The Great Cyprus Bank Robbery
It is well known that there are a number of countries in Europe that are in dire financial straits. So dire that they make our $16.7 trillion national debt look manageable.
We know about Greece and Italy, Portugal and Spain. Not only are they drowning in debt, but they have high unemployment (Spain's is nearly 25 percent) and negative GDP growth.
But the scariest news over the weekend came from the tiny country of Cyprus.
I'll wait while you try to remember if you know where Cyprus is located.
Ok. It is an island about half the size of Connecticut, with a population of about 1.1 million, located in the Eastern Mediterranean south of Turkey.
It is also broke.
Cyprus has close ties with Greece and had invested heavily in Greek bonds. Unfortunately for Cyprus, foreign investors in Greek debt were forced, in 2011, to take a voluntary haircut of up to 50 percent of the value of those bonds.
With an economy as thin as Cyprus has, a loss of that magnitude in the funds it had, essentially, parked for safety sake was more than just a jolt. It threw the economy into a tailspin.
Why am I bothering you with the Cypriot economic woes? Because of the manner in which the big guns in the European Union - in this case Germany - wanted to structure a $13 billion bailout
Here's what they decided: Individuals who have deposits of at least $130,000 (equivalent) in Cypriot banks will pay what the New York Times called a "one-time tax" of 9.9 percent of their deposits.
Smaller depositors will have their funds confiscated -- taxed to the tune of 6.75 percent.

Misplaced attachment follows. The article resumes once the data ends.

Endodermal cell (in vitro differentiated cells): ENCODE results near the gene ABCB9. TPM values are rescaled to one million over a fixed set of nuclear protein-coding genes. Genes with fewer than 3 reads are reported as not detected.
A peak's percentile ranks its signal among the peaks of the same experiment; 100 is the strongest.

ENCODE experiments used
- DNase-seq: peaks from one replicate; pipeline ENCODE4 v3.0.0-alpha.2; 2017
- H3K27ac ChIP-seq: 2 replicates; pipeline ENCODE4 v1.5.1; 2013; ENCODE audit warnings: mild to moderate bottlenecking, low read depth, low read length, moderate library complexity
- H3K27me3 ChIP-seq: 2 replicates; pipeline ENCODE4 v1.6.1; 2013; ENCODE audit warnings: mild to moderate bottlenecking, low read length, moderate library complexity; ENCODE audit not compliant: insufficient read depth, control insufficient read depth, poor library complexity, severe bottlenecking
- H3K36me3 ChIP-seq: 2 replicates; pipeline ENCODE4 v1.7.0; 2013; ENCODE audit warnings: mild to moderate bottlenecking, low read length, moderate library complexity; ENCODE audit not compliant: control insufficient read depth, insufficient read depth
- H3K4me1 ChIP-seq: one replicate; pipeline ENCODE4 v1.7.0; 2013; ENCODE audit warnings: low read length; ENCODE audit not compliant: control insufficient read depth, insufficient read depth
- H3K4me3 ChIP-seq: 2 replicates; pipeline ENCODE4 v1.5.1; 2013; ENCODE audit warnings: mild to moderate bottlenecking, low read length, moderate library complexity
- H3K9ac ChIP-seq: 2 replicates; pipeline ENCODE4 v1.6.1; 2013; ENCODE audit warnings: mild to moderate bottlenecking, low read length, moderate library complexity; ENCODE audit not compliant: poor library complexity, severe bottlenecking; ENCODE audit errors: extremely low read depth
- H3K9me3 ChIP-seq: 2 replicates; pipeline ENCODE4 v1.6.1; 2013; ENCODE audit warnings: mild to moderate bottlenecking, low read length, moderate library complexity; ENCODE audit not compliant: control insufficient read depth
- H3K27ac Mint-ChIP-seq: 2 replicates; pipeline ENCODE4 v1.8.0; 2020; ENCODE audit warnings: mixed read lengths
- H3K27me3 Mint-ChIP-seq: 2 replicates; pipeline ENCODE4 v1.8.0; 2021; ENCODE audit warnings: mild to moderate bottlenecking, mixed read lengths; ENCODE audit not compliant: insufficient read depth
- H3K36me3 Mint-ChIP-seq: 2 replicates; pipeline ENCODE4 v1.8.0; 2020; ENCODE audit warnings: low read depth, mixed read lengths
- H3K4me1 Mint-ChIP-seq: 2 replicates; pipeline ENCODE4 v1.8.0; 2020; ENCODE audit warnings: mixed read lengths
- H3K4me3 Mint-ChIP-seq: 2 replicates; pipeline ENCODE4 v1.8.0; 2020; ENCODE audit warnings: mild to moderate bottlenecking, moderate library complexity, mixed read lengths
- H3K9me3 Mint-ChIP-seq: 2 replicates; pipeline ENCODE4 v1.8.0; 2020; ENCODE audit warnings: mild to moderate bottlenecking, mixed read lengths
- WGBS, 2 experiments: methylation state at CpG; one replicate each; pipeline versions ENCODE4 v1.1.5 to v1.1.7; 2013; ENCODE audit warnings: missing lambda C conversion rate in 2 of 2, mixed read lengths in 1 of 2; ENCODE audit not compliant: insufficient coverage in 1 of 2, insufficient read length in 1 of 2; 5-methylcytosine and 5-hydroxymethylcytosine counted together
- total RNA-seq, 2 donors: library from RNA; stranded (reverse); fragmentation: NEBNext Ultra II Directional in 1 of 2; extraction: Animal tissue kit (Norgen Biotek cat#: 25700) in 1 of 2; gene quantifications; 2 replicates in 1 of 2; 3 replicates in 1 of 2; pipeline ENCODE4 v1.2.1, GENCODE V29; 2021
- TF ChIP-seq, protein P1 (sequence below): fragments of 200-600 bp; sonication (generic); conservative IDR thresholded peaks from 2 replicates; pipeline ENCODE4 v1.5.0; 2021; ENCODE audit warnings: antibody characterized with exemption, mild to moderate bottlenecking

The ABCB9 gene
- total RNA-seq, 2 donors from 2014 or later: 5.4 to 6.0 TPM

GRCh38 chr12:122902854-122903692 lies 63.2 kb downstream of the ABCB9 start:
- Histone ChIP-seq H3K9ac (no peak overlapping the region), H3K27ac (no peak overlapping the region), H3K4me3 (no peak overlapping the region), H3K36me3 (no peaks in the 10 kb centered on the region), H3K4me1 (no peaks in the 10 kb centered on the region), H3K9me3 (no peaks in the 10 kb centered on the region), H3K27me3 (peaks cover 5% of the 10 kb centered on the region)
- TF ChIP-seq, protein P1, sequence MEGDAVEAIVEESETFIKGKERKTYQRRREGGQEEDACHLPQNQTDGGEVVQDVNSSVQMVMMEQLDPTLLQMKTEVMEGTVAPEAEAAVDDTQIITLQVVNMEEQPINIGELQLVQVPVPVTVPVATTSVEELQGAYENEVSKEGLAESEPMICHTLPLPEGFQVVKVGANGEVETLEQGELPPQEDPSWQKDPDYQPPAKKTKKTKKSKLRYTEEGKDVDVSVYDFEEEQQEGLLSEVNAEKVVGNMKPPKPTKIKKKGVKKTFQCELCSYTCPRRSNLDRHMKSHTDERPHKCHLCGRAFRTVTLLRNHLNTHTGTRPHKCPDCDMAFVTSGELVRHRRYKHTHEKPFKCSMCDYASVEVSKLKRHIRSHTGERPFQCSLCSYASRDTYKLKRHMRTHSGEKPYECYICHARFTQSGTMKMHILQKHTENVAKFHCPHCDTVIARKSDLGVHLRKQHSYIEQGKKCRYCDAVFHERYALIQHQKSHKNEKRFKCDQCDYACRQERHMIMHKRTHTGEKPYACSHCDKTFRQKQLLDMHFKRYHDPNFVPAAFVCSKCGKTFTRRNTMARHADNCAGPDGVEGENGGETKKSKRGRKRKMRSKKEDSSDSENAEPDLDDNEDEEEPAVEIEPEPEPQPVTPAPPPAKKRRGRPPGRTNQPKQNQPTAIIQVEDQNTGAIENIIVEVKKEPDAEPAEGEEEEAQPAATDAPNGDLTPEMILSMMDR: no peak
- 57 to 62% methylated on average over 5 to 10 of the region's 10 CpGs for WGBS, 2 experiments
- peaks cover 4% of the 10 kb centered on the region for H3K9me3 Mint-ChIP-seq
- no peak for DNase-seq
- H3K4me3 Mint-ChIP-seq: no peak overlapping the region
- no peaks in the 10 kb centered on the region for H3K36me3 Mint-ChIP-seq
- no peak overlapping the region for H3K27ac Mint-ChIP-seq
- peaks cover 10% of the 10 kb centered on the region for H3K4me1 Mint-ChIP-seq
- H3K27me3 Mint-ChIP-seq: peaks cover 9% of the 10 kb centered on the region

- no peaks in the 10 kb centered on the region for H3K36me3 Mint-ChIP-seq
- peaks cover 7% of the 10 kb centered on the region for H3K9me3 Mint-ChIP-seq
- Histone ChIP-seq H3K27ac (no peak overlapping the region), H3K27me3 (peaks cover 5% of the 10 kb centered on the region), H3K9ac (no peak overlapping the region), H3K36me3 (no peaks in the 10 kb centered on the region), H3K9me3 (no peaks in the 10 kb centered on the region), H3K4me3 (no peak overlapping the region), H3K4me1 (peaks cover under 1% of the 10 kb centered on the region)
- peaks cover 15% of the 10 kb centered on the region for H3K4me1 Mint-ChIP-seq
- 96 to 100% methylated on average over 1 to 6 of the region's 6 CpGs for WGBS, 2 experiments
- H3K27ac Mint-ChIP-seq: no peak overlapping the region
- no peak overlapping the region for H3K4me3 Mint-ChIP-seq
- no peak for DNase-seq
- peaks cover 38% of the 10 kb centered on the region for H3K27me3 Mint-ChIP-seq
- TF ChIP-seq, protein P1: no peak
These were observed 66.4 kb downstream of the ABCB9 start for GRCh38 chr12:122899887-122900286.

The Times reported that many of the higher-value depositors are "Russians who have put vast sums into Cyprus's banks in recent years" but it wouldn't matter if it they were North Korean generals. A deposit is a deposit for the use of the depositor, not for Angela Merkel.
Naturally as soon as word hit that this "tax" was going to be imposed on Tuesday, there was a run on the banks to get money out of bank vaults and into mattresses where it would be safe.
Naturally the ATM networks were shut down to prevent the good people of Cyprus (or Russia) from getting to their money before the government could take it away.
Chancellor Merkel said that making the depositors help pay for the bailout is the right thing to do. "That way," she said, "those responsible will contribute in it, not only the taxpayers of other countries."
I have $12.75 in the bank in Alexandria, Virginia. How does that make me responsible for creating the national debt?
My fear is this becomes a standard mechanism for helping to reduce what is known as the "sovereign debt" - the money countries owe.
Think about what will happen when officials of the Obama Administration come to work this morning and read that the EU could force Cyprus to confiscated legally deposited funds.
According to the Federal Reserve Bank of St. Louis, as of last Monday there was $6.8 trillion on deposit in U.S. banks.
No one, not even Barack Obama, would consider taking 100 percent of those deposits, but I can certainly hear the clack-clack-clack of keyboards drawing up the talking points explaining why rich people with deposits of over, say $50,000 should be willing to do their fair share in paying down the national debt.
Maybe to the tune of a "one-time tax" of, say, 15 percent. That's not 15 percent of $50,000, it would be 15 percent of whatever you've got in the bank - in all your accounts. Maybe throw in those greedy 401(k)s and brokerage accounts that have swollen with the sudden rise in the U.S. stock market.
Sample Talking Point: If you can afford a 401(k) and $4/gallon gasoline, you're making too much.
I'll be a little late for work this morning. I'm going to the bank with my change purse and get my money out before I become an unwilling donor to help reduce the Obama debt.
It may only be $12.75, but the taxes have been paid on it, and it's mine.
On the Secret Decoder Ring page today: Links to the CIA entry for Cyprus, to the NY Times coverage of the bank robbery, and to unemployment by EU country. Also two Mullfotos showing the present structure and a drawing SP4 Hockenberry's new home you helped pay for.